Month: September 2016


One of my former high school football teammates jokingly said during our playing days, “We don’t have a morale problem, we have a moral problem.” Now a successful head coach, he must have remembered something of his own observation. His teams perform  with respect for the game and for opponents, regardless of the outcome. Our high school  trophy case is full of the evidence.

Character is demonstrated daily in my work environment of dedicated healthcare staff, but sadly, not on the national stage often enough. It does no good here to rehearse all the examples of failure of character, but only to recognize them. It is good to see the many who ignore the example of those in the spotlight to provide their own local examples. My little group of close friends growing up represents products of service to others. We are: a church pastor, a high school principal, a retired deputy sheriff and a hospital chaplain.

Until a few years ago, it had not occurred to me the unlikelihood of how we would turn out. A casual glimpse of us on a given Friday night would have predicted lackluster adults with not much to contribute to our communities. We did not always show a lot of promise. Yet, with a lot of discipline (from those who saw more in us ), examples (from those same people) and opportunities (again, from those adults who insisted we do better) we did some things worthwhile. What’s more, we’re not done. Even when we retire, we will still no doubt be active in our circles.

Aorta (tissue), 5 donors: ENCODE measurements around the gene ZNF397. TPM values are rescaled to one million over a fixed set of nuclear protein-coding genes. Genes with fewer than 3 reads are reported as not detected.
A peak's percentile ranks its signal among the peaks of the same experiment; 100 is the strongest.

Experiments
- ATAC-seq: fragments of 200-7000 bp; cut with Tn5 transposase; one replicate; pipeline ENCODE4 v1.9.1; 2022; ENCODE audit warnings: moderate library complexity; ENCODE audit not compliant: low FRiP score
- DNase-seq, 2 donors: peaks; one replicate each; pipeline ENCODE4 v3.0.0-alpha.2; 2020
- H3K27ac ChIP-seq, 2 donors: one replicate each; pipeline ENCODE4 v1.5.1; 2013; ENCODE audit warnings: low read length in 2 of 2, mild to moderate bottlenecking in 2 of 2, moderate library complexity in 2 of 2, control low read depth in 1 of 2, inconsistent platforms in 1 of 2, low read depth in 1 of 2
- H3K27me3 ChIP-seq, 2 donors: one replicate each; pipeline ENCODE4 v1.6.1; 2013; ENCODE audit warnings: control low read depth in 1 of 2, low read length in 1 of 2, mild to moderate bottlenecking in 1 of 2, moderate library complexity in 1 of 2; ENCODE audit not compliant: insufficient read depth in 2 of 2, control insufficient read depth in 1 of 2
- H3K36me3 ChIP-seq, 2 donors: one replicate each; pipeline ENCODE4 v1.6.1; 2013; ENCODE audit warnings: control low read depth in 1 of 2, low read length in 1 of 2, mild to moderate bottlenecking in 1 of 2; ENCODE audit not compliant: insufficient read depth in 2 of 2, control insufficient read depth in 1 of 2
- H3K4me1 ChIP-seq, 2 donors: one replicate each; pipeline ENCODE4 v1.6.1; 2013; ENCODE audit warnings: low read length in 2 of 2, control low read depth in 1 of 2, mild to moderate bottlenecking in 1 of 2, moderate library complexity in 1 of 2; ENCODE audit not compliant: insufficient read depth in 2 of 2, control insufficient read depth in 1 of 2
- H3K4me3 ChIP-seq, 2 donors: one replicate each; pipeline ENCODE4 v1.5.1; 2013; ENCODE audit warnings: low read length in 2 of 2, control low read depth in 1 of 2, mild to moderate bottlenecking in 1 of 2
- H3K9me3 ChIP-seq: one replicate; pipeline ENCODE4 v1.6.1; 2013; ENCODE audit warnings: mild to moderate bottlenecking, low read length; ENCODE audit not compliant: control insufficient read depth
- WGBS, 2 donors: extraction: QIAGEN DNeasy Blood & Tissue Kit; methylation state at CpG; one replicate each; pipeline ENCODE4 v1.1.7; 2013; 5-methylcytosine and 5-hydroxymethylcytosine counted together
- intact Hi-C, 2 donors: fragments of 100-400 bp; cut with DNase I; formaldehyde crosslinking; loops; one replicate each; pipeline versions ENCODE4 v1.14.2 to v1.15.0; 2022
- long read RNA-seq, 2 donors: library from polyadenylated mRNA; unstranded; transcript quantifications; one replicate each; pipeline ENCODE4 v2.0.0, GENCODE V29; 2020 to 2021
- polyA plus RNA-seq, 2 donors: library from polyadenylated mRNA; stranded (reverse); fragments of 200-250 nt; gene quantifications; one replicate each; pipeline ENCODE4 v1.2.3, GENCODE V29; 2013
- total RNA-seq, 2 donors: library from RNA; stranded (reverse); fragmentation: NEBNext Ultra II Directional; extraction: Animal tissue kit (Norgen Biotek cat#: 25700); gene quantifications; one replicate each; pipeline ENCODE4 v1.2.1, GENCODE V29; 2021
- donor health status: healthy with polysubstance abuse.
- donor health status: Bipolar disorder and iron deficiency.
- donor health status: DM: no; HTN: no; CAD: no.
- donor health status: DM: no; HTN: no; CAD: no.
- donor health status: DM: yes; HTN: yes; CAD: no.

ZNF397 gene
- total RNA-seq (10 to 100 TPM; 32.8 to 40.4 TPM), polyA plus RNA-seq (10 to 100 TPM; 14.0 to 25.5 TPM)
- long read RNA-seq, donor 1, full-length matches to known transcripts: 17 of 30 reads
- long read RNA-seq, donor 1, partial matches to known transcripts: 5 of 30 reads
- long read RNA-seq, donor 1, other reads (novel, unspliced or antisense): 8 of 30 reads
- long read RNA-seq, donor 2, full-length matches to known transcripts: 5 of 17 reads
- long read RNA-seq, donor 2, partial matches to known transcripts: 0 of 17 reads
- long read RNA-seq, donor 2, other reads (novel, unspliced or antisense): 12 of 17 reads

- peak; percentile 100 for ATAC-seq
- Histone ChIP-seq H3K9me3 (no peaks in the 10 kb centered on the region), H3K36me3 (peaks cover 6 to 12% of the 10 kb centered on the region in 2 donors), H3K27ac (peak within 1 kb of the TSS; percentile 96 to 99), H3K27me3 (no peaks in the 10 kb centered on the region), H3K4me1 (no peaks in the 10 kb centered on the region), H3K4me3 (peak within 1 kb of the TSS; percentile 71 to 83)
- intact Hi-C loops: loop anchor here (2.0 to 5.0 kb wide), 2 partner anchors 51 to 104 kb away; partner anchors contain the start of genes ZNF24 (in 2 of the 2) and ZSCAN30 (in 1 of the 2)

The point of this is, our faults were confronted to become incidents rather than life directions. We needed to recognize what character looks like and thankfully we did. We are also thankful for and to those who mirrored for us what we needed to see. What we are is not as much of our own making as it is of the character we saw in our predecessors. This all happened without one major network being involved.


Solutions Not Found in Government

We cannot change the fact that we are human. As humans, though we strive to be the best we can be (as the old Army slogan goes), we still fall far short of perfection. So, we attempt to construct outward rules, regulations and policies to attempt to make us better. We want government to do it for us. Most of the time, government makes things worse.

If anything can make us better, it has to our recognition of an all-powerful God and our level of knowing and imitating him. Government keeps piling on laws, but we are no better. We even try to make stronger laws dealing with the motivation behind the crime, using labels such as “hate crimes” as if such will deter hate. If hate is involved in assault or murder, how does that make assault or murder worse? In addition, someone has to make the decision as to whether the particular emotion called hate was involved in the crime.

It is nothing short of lunacy to put into place a category of evil that somehow hopes to curb deep-seated beliefs. To be sure, many will not turn to God and his teachings to create better people, but those who do will be motivated by the opposite of evil; they will be motivated by love and respect toward others. Evil cannot be legislated out of existence. Love cannot be legislated into existence. We need to be honest about ourselves and the futility of thinking that our most serious flaws can be solved by elected officials who are also human, subject to the same problems we all have. Government has limited responsibilities, and making us better is not among them.